While it is possible to brew without the simplest of measurements, a key to repeatable recipes is measuring your ingredients. Your grain and hops may come pre-measured, but you still need to know how much water you’re using and how much wort is in your pot. I’ve gotten by for several years using a notched yardstick, and one of my kettles has a sight glass, but when I read an article about etching volume markers on a stainless steel kettle, I got excited—it sounded cheap and easy, I’d have one less piece of equipment to hassle with, and, it just looked cool.
In practice, it turned out to be more time consuming than I expected, and my results didn’t turn out as pretty as some of the examples I saw, but it was still a great learning experience, and I ended up with a functional solution.
Electrolytic acid etching sounds fairly technical, but it’s just a matter of combining a DC power source, an acid medium to support the chemical process, and an applicator. In this case, the medium is a blend of vinegar and table salt, and the applicator is a cotton swab. The swab is attached to the negative lead of your power source and dipped into the vinegar solution. The positive lead is attached to the kettle, so touching the applicator to the metal completes a circuit and the electric current pulls metal ions from the steel. The resulting surface is roughened and reflects light differently from the smooth, unetched metal.
This process should work for both stainless steel and aluminum, but from what I’ve read, a significant number of people have had problems getting a lasting visible mark on aluminum. It’s a good idea to try it out on the bottom of your kettle first to make sure that it will work as expected.
For simplicity’s sake, the instructions below refer to gallons. However, if you use another unit of measure, you will want to tailor the units of measurement to your preference.
• DC power source (Some people have used a 9-volt battery, and others have tried similar sized DC adapters. I used a 12-volt car battery charger, which already had clips attached.)
• ¼ cup (59 ml) white vinegar, with 1 Tbs salt dissolved in it
• A supply of cotton swabs
• Stencil materials (I used a combination of electrical tape and reusable vinyl stencils for the numbers.)
• Large measuring cup or gallon jug
• Latex gloves
• Alcohol wipes
• X-Acto knife
• Bar Keepers Friend cleaner
There are three steps: stenciling out the volume marks and associated numbers, the etching process itself, and clean up.
Create the Stencil
You’ll need to locate where the volume marks belong and mark them out. One approach would be to use a grease pencil to make the marks, and then create the stencil once you’re done. I chose to use electrical tape that I could cut at the appropriate points. Here are the steps I followed:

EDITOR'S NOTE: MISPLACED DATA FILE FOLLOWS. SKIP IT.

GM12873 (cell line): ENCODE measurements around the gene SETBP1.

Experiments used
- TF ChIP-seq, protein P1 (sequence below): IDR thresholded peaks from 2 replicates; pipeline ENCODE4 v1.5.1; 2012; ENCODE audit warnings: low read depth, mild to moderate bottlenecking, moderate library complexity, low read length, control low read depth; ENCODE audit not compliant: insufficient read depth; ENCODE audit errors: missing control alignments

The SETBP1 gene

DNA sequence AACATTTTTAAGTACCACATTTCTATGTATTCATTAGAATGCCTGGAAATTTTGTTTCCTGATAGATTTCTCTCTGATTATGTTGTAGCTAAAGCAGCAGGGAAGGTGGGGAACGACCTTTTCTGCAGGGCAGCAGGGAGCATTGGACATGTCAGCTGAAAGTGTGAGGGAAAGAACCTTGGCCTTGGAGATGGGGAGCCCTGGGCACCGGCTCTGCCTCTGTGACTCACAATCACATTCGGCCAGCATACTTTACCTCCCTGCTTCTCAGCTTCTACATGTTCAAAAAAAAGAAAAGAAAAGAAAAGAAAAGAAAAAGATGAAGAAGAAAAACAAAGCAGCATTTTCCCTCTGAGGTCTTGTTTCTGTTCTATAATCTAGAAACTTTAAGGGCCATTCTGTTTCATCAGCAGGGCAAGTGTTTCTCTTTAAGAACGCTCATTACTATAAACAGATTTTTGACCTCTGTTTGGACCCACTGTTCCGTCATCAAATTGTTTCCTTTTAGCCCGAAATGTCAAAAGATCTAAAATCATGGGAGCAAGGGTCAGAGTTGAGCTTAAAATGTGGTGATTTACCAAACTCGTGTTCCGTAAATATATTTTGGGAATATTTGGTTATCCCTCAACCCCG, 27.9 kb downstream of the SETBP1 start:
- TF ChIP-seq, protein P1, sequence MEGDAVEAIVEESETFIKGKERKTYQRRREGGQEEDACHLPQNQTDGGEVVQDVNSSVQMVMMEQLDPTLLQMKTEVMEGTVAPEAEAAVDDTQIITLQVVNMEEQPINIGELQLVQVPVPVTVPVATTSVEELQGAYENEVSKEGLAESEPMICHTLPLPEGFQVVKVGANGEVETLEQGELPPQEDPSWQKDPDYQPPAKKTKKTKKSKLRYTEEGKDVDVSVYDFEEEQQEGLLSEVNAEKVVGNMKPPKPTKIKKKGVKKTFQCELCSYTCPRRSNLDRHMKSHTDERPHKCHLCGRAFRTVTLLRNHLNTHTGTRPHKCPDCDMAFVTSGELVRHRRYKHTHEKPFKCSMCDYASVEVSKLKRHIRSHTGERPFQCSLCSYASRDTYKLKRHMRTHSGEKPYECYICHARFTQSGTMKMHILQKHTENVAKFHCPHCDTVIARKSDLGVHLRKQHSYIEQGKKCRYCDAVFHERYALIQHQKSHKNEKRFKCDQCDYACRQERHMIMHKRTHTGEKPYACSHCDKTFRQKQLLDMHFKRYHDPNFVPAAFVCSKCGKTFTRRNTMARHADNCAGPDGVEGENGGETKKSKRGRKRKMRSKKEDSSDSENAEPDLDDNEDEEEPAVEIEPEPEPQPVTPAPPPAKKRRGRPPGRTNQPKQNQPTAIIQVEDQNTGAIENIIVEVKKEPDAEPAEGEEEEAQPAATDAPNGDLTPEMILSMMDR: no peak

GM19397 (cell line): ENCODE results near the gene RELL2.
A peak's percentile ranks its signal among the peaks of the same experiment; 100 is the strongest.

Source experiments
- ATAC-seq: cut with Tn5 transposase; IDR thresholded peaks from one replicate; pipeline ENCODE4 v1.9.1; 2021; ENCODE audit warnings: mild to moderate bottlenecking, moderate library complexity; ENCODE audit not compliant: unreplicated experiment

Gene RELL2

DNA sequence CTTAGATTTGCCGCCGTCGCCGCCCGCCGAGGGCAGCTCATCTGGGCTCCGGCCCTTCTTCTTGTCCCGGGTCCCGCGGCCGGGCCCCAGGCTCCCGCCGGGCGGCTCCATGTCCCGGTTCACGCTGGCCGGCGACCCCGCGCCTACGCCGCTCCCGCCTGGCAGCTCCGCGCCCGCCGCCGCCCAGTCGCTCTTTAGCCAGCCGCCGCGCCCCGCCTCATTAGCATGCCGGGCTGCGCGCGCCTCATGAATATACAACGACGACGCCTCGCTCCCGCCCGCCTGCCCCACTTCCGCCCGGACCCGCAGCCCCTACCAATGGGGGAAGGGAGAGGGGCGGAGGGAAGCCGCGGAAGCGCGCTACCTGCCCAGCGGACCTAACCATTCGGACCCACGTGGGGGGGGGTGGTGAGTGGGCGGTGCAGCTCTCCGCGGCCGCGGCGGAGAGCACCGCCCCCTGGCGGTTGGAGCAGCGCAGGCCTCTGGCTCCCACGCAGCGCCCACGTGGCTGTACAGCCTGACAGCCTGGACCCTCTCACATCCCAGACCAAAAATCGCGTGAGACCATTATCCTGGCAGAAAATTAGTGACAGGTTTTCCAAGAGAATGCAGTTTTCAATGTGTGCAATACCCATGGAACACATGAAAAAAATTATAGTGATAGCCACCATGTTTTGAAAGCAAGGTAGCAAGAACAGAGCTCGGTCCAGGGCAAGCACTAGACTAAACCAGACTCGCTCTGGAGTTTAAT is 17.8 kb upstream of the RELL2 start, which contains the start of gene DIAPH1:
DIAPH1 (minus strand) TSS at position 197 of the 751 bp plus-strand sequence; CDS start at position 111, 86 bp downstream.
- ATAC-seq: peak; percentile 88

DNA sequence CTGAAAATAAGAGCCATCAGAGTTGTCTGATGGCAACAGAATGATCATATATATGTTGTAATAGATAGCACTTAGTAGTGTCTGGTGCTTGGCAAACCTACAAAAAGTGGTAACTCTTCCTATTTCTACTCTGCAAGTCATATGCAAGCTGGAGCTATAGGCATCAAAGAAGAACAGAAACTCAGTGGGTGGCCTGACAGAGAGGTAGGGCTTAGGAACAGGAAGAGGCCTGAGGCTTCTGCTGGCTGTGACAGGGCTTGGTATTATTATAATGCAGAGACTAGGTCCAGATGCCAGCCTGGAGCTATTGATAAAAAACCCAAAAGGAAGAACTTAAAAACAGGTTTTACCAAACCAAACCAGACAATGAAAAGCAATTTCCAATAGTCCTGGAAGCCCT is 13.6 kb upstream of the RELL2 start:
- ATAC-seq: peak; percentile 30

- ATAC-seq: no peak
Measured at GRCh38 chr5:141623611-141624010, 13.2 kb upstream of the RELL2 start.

Start with a clean, dry kettle. Clean the area you will be etching with alcohol wipes.
Apply two parallel strips of electrical tape about 1/4" (6 mm) apart to the inside of the kettle—they will be placed vertically, as shown in the photo below.
Place a few levels on the top of the kettle to make sure your water measurements will be precise (below).
Add a measured gallon (or your unit of preference) of water and wait for the surface to settle.
Cut the right-sided strip of electrical tape at the level of the water.
Repeat the preceding two steps until you’ve made the full range of marks.
Empty and dry the kettle.
For each cut on the right-sided strip of electrical tape, make a second cut a little higher, and continue to work up the side of the pot.
Peel off the resulting thin bit of tape between the cuts. At this point, the stencil will reveal a design that looks something like one-half of a ladder.
Apply reusable number stencils immediately to the side of each ladder rung, as shown below.
Before you continue, I think it’s important to keep in mind that you should take your time doing the etching. The longer you work each area of the stencil, the clearer the image will be.
Attach the negative lead to a cotton swab. If your lead is a loose wire, wrap it into the cotton puff, but leave the end of the swab clear. If you have an alligator clip, attach it to the cotton, below the top of the puff. You can see how I rigged mine in the photo below.
Attach the positive lead to the kettle, relatively close the specific area that’s being etched (you can see how I worked in the photo below). A loose wire can be taped in place. If you have a clip, it can be attached to the edge of the pot. You can also just hold it in contact with the metal if you prefer.
Dip the applicator into the vinegar solution.
Put the applicator in contact with the metal inside the bounds of the stencil. You should see some bubbling, and the liquid around the swab will turn yellow/brown.
Touch the applicator to each section of the stencil, making sure it is in contact with the kettle for at least 30−60 seconds in each spot. Redip the swab often to keep it damp.
Replace the cotton swabs when they become worn down and badly discolored and reattach the negative lead each time.
Wipe away excess liquid as necessary.
Once the etching is done, remove the stencil completely, clean the inside of the kettle using Bar Keepers Friend, and rinse the inside of the kettle.
In the process of doing this, I learned a couple of things. The first is that reusable number stencils can be tricky. Interior elements of the stencil sometimes slipped, making the number less distinct. Also, I needed to be more patient during the etching process. I ended up with some areas that were lighter than I wanted. Still, my first attempt was successful, and I’m looking forward to my next brewing session to try out my kettle.
From ingredients to equipment, process, and recipes—extract, partial-mash, and all-grain—The Illustrated Guide to Homebrewing is a vital resource for those new to homebrewing or those who simply want to brew better beer. Order your copy today.